Notes from Underground and The Gambler (Oxford World's Classics)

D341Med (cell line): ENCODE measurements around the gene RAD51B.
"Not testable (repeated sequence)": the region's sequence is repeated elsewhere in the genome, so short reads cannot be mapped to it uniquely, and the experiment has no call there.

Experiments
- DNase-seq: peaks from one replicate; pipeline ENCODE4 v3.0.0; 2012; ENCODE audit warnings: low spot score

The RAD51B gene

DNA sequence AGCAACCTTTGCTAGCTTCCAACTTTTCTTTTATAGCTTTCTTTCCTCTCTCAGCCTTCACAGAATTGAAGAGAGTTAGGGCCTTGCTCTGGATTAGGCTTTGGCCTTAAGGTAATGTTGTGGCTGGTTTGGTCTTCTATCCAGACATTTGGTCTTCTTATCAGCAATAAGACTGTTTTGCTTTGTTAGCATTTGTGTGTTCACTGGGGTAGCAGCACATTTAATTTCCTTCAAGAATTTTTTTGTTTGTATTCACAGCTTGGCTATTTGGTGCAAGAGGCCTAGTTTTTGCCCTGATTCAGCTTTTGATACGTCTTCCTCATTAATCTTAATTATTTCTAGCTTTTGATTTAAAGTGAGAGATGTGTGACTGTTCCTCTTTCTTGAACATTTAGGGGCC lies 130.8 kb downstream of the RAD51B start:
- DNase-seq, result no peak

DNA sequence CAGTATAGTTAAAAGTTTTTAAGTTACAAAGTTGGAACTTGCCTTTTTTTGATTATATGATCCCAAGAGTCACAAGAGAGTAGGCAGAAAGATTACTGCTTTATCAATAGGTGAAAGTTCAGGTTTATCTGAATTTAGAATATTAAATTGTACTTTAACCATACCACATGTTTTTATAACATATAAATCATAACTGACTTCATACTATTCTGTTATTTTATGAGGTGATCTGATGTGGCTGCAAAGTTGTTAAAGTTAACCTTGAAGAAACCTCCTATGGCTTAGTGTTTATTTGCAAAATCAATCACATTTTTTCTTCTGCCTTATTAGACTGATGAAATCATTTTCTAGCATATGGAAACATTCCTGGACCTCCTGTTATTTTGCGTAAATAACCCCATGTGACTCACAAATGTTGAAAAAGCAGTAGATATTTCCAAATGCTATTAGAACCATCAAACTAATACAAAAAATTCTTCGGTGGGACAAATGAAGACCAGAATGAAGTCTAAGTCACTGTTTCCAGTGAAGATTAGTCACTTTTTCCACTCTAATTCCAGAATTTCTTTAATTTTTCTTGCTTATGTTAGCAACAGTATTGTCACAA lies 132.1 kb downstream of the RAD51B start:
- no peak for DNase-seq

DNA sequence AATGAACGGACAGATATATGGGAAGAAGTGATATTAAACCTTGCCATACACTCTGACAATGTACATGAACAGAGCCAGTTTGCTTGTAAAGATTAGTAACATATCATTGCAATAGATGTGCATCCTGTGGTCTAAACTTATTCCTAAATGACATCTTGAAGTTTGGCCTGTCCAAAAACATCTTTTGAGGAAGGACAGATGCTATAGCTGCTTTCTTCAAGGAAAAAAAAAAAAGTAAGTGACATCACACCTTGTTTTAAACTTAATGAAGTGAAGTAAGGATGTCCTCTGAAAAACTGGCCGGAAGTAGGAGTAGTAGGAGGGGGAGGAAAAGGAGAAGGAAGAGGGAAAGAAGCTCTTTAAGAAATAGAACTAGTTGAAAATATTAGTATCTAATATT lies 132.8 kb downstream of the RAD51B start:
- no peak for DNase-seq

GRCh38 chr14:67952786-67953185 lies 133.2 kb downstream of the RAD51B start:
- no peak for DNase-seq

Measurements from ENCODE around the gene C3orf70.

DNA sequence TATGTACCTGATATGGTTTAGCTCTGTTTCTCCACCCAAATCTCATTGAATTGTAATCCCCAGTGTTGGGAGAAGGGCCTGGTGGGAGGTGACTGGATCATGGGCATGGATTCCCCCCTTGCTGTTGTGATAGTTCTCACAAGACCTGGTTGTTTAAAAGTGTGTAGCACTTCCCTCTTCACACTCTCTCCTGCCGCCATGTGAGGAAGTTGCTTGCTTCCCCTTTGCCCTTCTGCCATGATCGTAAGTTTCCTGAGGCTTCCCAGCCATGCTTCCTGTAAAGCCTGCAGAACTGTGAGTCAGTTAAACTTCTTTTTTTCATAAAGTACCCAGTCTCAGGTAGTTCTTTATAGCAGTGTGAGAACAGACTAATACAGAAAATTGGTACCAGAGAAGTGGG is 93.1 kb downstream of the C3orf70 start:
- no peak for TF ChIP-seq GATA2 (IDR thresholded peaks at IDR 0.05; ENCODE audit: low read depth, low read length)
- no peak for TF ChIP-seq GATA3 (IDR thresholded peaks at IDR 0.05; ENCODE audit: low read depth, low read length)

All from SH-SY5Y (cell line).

Notes from the Underground & The Gambler (Oxford World's Classics) - Fyodor Dostoyevsky, Malcolm V. Jones, Jane Kentish Crime and Punishment, by Fyodor DostoyevskyOf all the Russians I’ve read so far, Dostoyevsky is by far the most challenging, and “Crime and Punishment” his most difficult work. I did not at all enjoy any of it. Let me acknowledge at the outset that the fault lies not in the book but in my ability to enter fully into the Russian literary mind. Russian literature has always been a challenge for me. Something happens to books as I move east of the Oder River and the Carpathian mountains, and it is not just that the language changes. The Russian way of thinking is different enough from ours as to seem alien to me. Their habits of speech, their manners, even the way they address one another are just a little odd. In most prose, there is a rhythm, almost a cadence that is unique to every author. I can never quite get into the flow of Dostoyevsky. Every time I try to find a rhythm to settle into, up comes an obstacle in the form of a new name for an old character, or an almost completely incongruous statement from a character that seems to stick out at right angles from the story. My train of thought is derailed almost before it leaves the station and I am left to pick up the pieces and start over again. Even were it not for the difficulties with the Russian style, I am not sure I could ever bring myself to like “Crime and Punishment”. It reminds me of a story Dickens might have discarded because it is too depressing. Most everyone who is familiar with classic literature knows something about the plot. A young man who fancies himself an intellectual conceives and commits a terrible crime, mostly for the purpose of proving to himself that he can do it and get away with it. Already on the verge of a nervous breakdown, the guilt of his crime threatens to push him over the brink of insanity. Haunted by fear, stalked by strangers who seem to know more about him than he knows himself, baited by the police, he walks the precipice of self-destruction until, through the love of his friends, family, and a young woman, he is redeemed. He confesses his crime, pays his debt to society, and moves on to become a good man. Well and good, but it is not the plot that I stumble over. It is the gloom, the oppressive atmosphere that permeates nearly every page of the book. The main character, Rodion Romanovich Raskolnikov, is the anti-hero who commits the despicable crime. At no point in the book is he likable. Nothing about him is admirable. Obsessed with his own self-importance, or lack thereof, he shambles through the book in a haze of self-inflicted misery. He is surrounded by many who love and care for him, yet he rejects their advances on every side, preferring to stay wrapped in his pain. He lives in one of the more depressed districts of Moscow, having abandoned his studies at the university and a post as a tutor to live in relative squalor. Not long after he commits the crime, his mother and sister, Pulcheria and Avdotya, move to Moscow. His sister has entered a marriage contract with a strange man in order to save the family from poverty and enable Raskolnikov to continue his studies. They do not understand the true reason he has left the university has little to do with a lack of funds. Raskolnikov objects to the match, particularly because of the willingness of his sister to sacrifice her future for his, which only increases his agitation.In addition to his mother and sister, Raskolnikov, encounters a number of people who will seek to influence him as he struggles with the consequences of his actions. In his semi-delirium, he seeks out a fellow student, Dimitri Razhumikin, who goes to great lengths to help him get back on his feet. Raskolnikov stumbles into a bar where he encounters Semyon Marmeladov, an alcoholic with a consumptive wife, starving children, and an older daughter, Sofya, who has turned to prostitution to save their lives. Arkady Svidrigailov, a lecherous, adulterous old man who had designs on Avdotya, shows up in Moscow with a fortune in rubles and a burning desire to see Raskolnikov. And Pyotr Luzhin, the man betrothed to Avdotya, who turns on her only to begin a campaign against the seemingly doomed Sofya.All of these characters drift into and out of the focus of Raskolnikov and are quickly divided into two camps; those who seek to manipulate him to their own ends, and those who seek his redemption. There is a great deal of development in the characters who surround Raskolnikov, but he, himself, is nearly paralyzed by the combination of their influence and his guilt. Manic in his behavior, he alternates between near catatonia and frantic action, one moment huddled on the couch in his flat, the next marching down to the police station to bait, and be baited. Emotionally he swings between radical highs based on his conviction that he has gotten away with his crime, and the despair of believing that everyone knows what he has done and is manipulating him. Slowly, agonizingly (for me), he finds his way through the fog. In his more lucid moments, Raskolnikov and Sofya begin a tentative relationship. Against his will, he begins to love her, and she him. This love will be the catalyst for his confession and ultimate redemption. But it takes nearly 400 pages of slogging through Raskolnikov’s fog to get to this point. By the time it arrived, I almost did not care. It was too little too late.So why five stars if I disliked the book so much? Because I cannot deny its excellence and power. “Crime and Punishment” is a brilliant work of art. Dostoyevsky was no hack; he knew exactly what he was doing. If the main protagonist is unlikeable, it is because Dostoyevsky wished him so. But why would a writer like Dostoyevsky create such a despicable hero? “Crime and Punishment” is not about the crime of Rodion Romanovich Raskolnikov. It is about grace. Raskolnikov and the grace he receives are metaphors for the unmerited favor the Christian receives from God when he repents. Despicable as he is, Raskolnikov is no different from anyone who has ever lived and fallen short of the glory of God. He is the mirror image of myself, if I am completely honest. The love that he receives from his family and friends is not unlike the love I receive from God that calls me to repentance. “Crime and Punisment” is also an amazing study in contrasts and an indictment of false humility. Raskolnikov lives in poverty mostly by choice. His misery is entirely self-inflicted. At any time, he could resume his studies, receive students, and return to a meaningful, productive life. His rejection of these things is akin to the Marxist rejection of the way of life that makes his very life and rejection possible. (Though “Crime and Punishment” predates “Zarathustra”, Raskolnikov gives every appearance of being Dostoyevksy’s response to the idea of the Nietzchean superman and the Marxist ideal.) Raskolnikov imagines himself as a new Napoleon of sorts, one who wants to identify with the poor. This is contrasted against the truly poor Sofya and her family. Victim of her father’s alcoholism, trapped by his sudden death, left with nothing to market but her body, Sofya is the original of which Raskolnikov is the counterfeit, a fact that contributes to his mental agitation. In spite of her circumstances, she possesses a nobility of character that is a mystery to Raskolnikov. This is another of Dostoyevsky’s contrasts. Not only Sofya, but all those who are genuinely interested in his well being are possessed of noble souls. He is shamed by them, even as he tries to rise above something he considers to be as mundane as shame and nobility. Against them are set the manipulative Pyotr Luzhin and Arkady Svidrigailov, men of wealth and station for whom no act is so low that they will not stoop to it to achieve their ends. I could go on about the ironies and contrasts, but the most overwhelming characteristic of the book is grace. The love Raskolnikov receives, the grace he is offered are burdens to him until he accepts them. Only when he does so is he fully free, even though he sits in a Siberian prison. Likewise, the love of God is a heavy burden to bear as long as I do not accept it. Like the criminal, I waste away until the time I confess, repent, and accept. Once that is done, it is finally possible, not only for Raskolnikov, but for me, to enter fully into life, regardless of my external circumstances. For these reasons, and many more, I can recommend “Crime and Punishment”. It is not an enjoyable reading experience, but is one that edifies and rewards the reader.